Asia Frontier Capital (AFC) - May 2015 Newsletter
"Negotiate a river by following its bends,
In May 2015, the AFC Asia Frontier Fund returned -0.3% bringing YTD returns to -2.1%. This month the MSCI World Index (+0.1%) remained relatively steady whilst the MSCI Frontier Asia Index (-2.2%) and MSCI Frontier Markets Index (-4.1%) both dropped significantly in May. It has been a difficult start to the year for frontier markets but the AFC Asia Frontier Fund has remained resilient during the recent downturn. Since the recent NAV high on 31st October 2014, the fund has given up only -3.1% (net) whilst the MSCI Frontier Asia Index and MSCI Frontier Markets Index have lost -7.8% and -13.4% respectively over the same period.
Looking at Vietnam, the AFC Vietnam Fund returned -0.5% bringing the YTD returns to +2.7%. The Ho Chi Minh VN Index (+1.3%) and Hanoi VH Index (+0.6%) were both in positive territory in May after a rally during the month but they are still significantly underperforming versus the AFC Vietnam Fund. Since the fund’s inception the indices’ returns have underperformed by 30.1% and 21.4% in USD terms over the same period.
Across Asia there was a combination of both good and not so good news for our markets in May. One of the positives was the long awaited news out of Mongolia with the government has finally reached an agreement with Rio Tinto to restart the USD 5-6 billion Oyu Tolgoi (OT) project. Over the past 18 months, the continued disagreement between OT and the Mongolian government acted as a catalyst for a significant drop in FDI, as well as government revenue, and the dispute generated a great deal of uncertainty around the ability to execute investments as a foreign investor. During this period the dispute was seen as a canary in the coal mine for FDI, causing many companies to put projects on hold or withdraw Mongolian expansion plans as the ability to work easily with the government on issues such as licencing, project financing, and taxation became much less clear. With the drop in global commodity prices, the impact on the Mongolian economy was quite severe, with the balance of payments dropping into the red and the currency falling more than 30%. Taking a contrarian view, the AFC Asia Frontier Fund had already accumulated Mongolian equities that we saw pushed to undervalued levels and had positioned its Mongolian holdings (currently 9.1% of the portfolio) to capture the upside of a turnaround in the markets when one or both of these issues causing supressed markets were eventually resolved. Since the announcement of the OT project on the 18th May, the MSE Top 20 Index has climbed +7.1% and the currency has recovered +3.6% as of 8th June.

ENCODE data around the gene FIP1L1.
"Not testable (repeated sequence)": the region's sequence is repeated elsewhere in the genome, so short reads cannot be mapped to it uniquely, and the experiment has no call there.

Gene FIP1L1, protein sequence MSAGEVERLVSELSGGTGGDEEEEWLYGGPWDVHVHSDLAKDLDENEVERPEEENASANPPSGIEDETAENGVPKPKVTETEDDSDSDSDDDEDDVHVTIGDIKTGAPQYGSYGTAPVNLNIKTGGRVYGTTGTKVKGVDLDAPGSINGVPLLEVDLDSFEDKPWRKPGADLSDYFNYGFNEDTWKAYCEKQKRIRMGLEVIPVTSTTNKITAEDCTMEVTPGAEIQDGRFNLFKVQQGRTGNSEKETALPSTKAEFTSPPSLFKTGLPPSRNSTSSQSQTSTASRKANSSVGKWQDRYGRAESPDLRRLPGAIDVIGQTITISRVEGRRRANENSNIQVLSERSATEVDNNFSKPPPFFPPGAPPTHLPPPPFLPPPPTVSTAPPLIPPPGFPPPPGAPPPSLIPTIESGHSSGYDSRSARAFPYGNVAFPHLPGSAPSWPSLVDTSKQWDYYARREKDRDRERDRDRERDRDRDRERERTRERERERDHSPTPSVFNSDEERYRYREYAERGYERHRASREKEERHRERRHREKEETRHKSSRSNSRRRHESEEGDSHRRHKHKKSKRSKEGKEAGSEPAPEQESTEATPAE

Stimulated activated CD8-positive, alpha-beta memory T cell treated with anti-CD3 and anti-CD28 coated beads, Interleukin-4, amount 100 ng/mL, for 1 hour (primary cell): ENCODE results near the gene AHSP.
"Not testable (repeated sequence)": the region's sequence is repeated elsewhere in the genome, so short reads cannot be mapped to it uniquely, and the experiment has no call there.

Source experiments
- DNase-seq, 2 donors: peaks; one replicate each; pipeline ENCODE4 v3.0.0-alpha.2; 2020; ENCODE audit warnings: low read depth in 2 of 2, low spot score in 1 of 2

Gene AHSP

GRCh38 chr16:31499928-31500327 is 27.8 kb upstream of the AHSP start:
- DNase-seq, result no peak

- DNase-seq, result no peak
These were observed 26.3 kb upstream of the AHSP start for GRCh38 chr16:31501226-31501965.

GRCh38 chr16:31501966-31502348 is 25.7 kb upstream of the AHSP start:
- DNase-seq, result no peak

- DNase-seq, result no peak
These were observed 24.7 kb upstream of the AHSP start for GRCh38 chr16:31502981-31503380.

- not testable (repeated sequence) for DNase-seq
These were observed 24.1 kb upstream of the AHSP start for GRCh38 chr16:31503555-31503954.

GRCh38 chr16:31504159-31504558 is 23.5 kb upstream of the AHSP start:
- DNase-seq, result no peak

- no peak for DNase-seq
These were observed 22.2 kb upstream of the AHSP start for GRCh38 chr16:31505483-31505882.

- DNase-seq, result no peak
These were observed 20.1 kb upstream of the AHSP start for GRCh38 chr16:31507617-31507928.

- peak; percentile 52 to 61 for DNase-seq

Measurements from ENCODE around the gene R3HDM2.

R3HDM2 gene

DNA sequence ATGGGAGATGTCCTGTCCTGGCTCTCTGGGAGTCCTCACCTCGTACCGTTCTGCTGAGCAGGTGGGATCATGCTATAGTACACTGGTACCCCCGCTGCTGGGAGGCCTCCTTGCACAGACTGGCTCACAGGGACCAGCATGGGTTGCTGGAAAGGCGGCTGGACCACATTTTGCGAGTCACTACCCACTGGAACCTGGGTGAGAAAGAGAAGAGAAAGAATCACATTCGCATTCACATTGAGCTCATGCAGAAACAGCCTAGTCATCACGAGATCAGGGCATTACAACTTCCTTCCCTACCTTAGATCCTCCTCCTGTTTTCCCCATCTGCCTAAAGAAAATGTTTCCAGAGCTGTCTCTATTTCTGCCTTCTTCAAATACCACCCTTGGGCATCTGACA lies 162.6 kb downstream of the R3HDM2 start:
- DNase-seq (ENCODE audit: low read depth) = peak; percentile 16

Looking at one of the negative events in Asia in the past weeks, the earthquake that struck Nepal has been a continuing tragedy with the country being hit by an aftershock causing even further destruction to the now fragile nation. Nepal is one of the poorest countries in the world and the immediate damage was devastating, with more than 500,000 homes destroyed and more than 8,000 people killed as well as tens of thousands injured. The ongoing consequences of this event will continue to put the limited resources available in the country under stress in the months to come as the country and economy try to recover. The earthquake also halted markets with some of the Nepal Stock Exchange buildings being badly damaged, causing the exchange to be closed for one month after the April 25 earthquake. The exchange is now running well given the circumstances and they even have had time to release an update explaining how each listed company was impacted (available here). Natural disasters are very difficult to predict and their dramatic effects represent an external shock to the local markets where they strike. This type of event can happen across global geographies without warning and can impact livelihoods (particularly in developing countries) as well as investment holdings which highlights why a disciplined approach to diversification is needed.